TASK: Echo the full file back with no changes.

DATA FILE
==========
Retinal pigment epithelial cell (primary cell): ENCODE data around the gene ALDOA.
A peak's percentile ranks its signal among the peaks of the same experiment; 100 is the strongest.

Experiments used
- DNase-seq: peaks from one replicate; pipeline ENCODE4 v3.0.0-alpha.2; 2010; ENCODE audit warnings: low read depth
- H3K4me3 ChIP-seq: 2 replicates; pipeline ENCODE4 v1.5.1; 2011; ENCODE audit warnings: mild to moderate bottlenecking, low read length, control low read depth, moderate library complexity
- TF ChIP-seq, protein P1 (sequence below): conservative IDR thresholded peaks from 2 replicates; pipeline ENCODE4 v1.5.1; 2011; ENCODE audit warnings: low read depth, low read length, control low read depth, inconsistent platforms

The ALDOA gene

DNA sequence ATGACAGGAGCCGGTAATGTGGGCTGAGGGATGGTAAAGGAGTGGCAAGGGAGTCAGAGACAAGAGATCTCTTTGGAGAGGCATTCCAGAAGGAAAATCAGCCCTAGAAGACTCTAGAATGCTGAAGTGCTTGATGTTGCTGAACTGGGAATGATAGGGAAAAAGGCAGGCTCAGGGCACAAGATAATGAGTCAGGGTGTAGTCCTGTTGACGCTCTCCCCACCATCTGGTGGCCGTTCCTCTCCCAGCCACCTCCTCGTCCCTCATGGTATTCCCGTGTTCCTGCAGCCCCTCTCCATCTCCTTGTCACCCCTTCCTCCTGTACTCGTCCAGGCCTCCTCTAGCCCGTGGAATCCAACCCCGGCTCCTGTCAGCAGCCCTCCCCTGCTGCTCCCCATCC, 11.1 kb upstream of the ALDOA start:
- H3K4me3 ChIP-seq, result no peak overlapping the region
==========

Retinal pigment epithelial cell (primary cell): ENCODE data around the gene ALDOA.
A peak's percentile ranks its signal among the peaks of the same experiment; 100 is the strongest.

Experiments used
- DNase-seq: peaks from one replicate; pipeline ENCODE4 v3.0.0-alpha.2; 2010; ENCODE audit warnings: low read depth
- H3K4me3 ChIP-seq: 2 replicates; pipeline ENCODE4 v1.5.1; 2011; ENCODE audit warnings: mild to moderate bottlenecking, low read length, control low read depth, moderate library complexity
- TF ChIP-seq, protein P1 (sequence below): conservative IDR thresholded peaks from 2 replicates; pipeline ENCODE4 v1.5.1; 2011; ENCODE audit warnings: low read depth, low read length, control low read depth, inconsistent platforms

The ALDOA gene

DNA sequence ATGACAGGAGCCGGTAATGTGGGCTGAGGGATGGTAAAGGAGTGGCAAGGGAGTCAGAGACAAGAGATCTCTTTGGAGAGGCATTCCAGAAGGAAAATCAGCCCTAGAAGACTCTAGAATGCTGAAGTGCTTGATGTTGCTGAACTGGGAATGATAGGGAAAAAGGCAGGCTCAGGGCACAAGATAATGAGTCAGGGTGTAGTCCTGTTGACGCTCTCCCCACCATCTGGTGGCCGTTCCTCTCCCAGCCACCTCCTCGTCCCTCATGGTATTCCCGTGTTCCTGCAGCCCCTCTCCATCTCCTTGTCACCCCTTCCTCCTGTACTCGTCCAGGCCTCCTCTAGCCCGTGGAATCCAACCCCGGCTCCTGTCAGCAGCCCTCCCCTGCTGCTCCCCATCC, 11.1 kb upstream of the ALDOA start:
- H3K4me3 ChIP-seq, result no peak overlapping the region